You want to be sure that you’re receiving the product at the best price for its sort at the time and that it will perform everything you need.
Reading expert reviews and user-submitted content will yield the most beneficial research results because it offers a variety of perspectives.
In addition, consumer views of view should provide some realism to the worth of the eBook reader, where technology reviewers may be paid to focus on specific characteristics.
6. Inquire of others about their eBook usage
Friends and family members could have suggestions on what to consider before making a purchase. For instance, some readers only let you read books that can be downloaded, while others give you access to the Internet to read blogs and web pages.
Asking those with experience with eBook devices is quicker than doing your research, and most are eager to ensure you don’t make the same mistakes they did!
7. Don’t make a hasty choice
After your testing mission, returning home and considering your purchase is a good idea. After conducting your study and testing, give it a few days for the best option to come to mind.
Don’t let boredom, loneliness, worry, or the pressure of trends influence your decision; because these devices are new and subject to rapid change, they must be the best option for you right now if you’re going to spend a lot of money on one.
While some eBook readers may have more bells and whistles than others, a cheaper, more basic model can be a decent first choice if you only need the essentials.
Keep in mind that costs have been lowering drastically in the short period since eBooks were launched, so there is no harm in waiting.
Think about buying a secondhand or refurbished eBook reader. Older versions can be found for much less money and are frequently just as valuable as the ones that succeeded them.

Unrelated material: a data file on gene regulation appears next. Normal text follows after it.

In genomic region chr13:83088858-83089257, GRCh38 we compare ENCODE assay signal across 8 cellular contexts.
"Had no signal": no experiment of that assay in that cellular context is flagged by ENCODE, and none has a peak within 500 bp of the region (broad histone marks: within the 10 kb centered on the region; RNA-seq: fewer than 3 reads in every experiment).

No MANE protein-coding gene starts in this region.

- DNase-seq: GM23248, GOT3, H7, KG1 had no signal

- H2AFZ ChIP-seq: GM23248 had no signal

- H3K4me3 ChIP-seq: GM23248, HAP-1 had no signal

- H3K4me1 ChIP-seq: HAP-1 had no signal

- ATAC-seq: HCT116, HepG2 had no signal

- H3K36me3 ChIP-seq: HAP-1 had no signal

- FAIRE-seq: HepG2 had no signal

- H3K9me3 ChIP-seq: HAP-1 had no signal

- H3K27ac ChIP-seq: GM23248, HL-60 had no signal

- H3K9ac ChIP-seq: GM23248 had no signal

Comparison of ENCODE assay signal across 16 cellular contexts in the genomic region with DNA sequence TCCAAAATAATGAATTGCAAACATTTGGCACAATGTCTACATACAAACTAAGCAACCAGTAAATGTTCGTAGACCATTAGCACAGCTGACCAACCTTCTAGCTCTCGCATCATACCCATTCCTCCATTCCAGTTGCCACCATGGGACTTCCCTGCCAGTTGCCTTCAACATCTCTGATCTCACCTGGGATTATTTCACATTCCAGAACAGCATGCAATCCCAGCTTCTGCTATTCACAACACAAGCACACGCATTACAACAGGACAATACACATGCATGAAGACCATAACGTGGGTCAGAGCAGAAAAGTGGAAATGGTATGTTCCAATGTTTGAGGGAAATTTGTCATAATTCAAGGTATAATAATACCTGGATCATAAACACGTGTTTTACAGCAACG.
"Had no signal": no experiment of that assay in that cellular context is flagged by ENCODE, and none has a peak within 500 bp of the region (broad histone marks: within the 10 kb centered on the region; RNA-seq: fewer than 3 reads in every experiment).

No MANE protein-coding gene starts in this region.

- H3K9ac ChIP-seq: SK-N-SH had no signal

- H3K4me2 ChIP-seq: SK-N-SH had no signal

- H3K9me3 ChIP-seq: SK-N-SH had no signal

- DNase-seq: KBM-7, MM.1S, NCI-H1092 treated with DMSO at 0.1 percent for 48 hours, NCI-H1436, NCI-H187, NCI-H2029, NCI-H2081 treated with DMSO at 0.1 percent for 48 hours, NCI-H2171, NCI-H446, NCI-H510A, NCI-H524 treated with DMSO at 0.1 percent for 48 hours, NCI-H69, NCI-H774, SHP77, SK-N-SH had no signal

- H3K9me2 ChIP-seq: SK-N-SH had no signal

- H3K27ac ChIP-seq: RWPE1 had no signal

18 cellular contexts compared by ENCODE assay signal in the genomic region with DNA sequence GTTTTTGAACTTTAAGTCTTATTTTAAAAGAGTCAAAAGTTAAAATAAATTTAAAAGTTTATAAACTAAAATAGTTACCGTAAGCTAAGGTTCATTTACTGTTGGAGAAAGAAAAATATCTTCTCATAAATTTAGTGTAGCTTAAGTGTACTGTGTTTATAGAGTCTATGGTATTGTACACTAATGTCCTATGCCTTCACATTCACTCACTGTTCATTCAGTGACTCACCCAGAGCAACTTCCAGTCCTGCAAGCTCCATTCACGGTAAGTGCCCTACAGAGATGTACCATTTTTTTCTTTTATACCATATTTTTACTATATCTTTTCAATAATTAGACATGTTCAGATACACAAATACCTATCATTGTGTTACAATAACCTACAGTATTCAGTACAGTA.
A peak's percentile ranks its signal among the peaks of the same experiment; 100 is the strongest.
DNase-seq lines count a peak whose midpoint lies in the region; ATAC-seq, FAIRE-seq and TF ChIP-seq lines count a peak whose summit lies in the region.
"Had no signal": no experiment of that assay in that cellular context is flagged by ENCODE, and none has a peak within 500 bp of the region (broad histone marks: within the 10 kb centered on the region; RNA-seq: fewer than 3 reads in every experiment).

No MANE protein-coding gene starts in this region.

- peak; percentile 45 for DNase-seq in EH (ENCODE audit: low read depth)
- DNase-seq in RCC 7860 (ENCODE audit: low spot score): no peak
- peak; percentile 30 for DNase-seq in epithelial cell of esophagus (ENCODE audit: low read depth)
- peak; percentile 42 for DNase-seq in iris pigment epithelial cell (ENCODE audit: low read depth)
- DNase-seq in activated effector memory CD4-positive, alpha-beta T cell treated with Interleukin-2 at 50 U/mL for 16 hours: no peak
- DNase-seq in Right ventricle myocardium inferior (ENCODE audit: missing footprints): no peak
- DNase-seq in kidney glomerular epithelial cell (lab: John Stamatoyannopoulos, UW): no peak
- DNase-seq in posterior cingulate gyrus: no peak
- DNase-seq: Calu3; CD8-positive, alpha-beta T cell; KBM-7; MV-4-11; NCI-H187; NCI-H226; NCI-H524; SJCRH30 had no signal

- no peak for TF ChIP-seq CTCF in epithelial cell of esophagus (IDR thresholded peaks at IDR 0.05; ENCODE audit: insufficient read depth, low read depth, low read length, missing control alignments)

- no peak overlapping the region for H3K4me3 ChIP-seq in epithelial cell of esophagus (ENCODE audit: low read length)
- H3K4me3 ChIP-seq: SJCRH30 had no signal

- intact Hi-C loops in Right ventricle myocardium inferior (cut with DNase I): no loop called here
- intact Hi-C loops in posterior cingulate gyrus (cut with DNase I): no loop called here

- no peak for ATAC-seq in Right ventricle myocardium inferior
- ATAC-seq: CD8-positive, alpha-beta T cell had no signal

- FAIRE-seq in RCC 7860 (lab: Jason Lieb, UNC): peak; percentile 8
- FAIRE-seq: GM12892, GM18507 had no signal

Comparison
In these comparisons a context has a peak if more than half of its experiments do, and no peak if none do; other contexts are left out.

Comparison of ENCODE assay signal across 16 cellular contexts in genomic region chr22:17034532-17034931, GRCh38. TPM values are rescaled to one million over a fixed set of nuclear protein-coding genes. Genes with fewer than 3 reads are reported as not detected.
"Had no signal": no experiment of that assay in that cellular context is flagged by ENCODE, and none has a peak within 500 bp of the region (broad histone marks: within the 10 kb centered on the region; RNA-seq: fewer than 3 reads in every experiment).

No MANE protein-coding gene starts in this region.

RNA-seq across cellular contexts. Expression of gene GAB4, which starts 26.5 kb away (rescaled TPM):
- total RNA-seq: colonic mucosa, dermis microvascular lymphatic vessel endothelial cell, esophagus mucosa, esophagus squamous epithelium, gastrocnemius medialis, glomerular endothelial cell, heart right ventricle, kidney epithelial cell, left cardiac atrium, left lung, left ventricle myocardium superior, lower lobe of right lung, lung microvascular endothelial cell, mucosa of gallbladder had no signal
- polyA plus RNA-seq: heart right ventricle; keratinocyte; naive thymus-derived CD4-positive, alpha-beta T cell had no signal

8. Make sure to review the warranty details
It’s comforting to know you can return new things without fuss if something goes wrong and learn what happens if you lose any eBooks due to technological difficulties.
Do the eBook reader’s 3G and WiFi networks work together? It would be best to opt for ebook readers because there’s absolute connectivity to download new books.
Is downloading eBooks simple? Do you need to connect to the computer, or is a computer not required as the middleman? If you’re buying an eBook reader as a gift for an elderly person who doesn’t enjoy “fiddling” with technology, keep this in mind.
eReader Models to Consider
Today, the Amazon Kindle may be the most well-known eReader. It was the first device of its sort and was on sale for $299 in 2007.
The basic Kindle is available for roughly $90, while the more luxury model costs $250. The Nook, which Barnes & Noble debuted in 2011, is another option.
This gadget was advertised as a tablet, a media player, and not only an eReader. The Glowlight Plus and the Glowlight 3, now offered in two versions, have a suggested retail price of $199 and $119, respectively.
In 2010, Kobo released its eReader, initially positioning it as a less-priced alternative to the Kindle. Rakuten expanded the eReader and bought a majority ownership in Kobo, Inc. in 2011.
There are now four Kobo eReader models available. Although the Apple iPad’s iOS can function like one, it is not necessarily an eReader.
The iPad can access any book supported by the Kindle, Nook, and Kobo ecosystems, in addition to being a media player and computer.
If you’re looking for an eReader, many options are available, so you should find one that fits your budget and has practical features you’ll appreciate.
When selecting an eBook reader, there are many factors to consider. One crucial point to remember is that choosing an eBook reader is similar to selecting many other electronic devices and cars, depending on your intended use.
There is no right eBook reader for everyone, and different features can make a huge difference in your decision.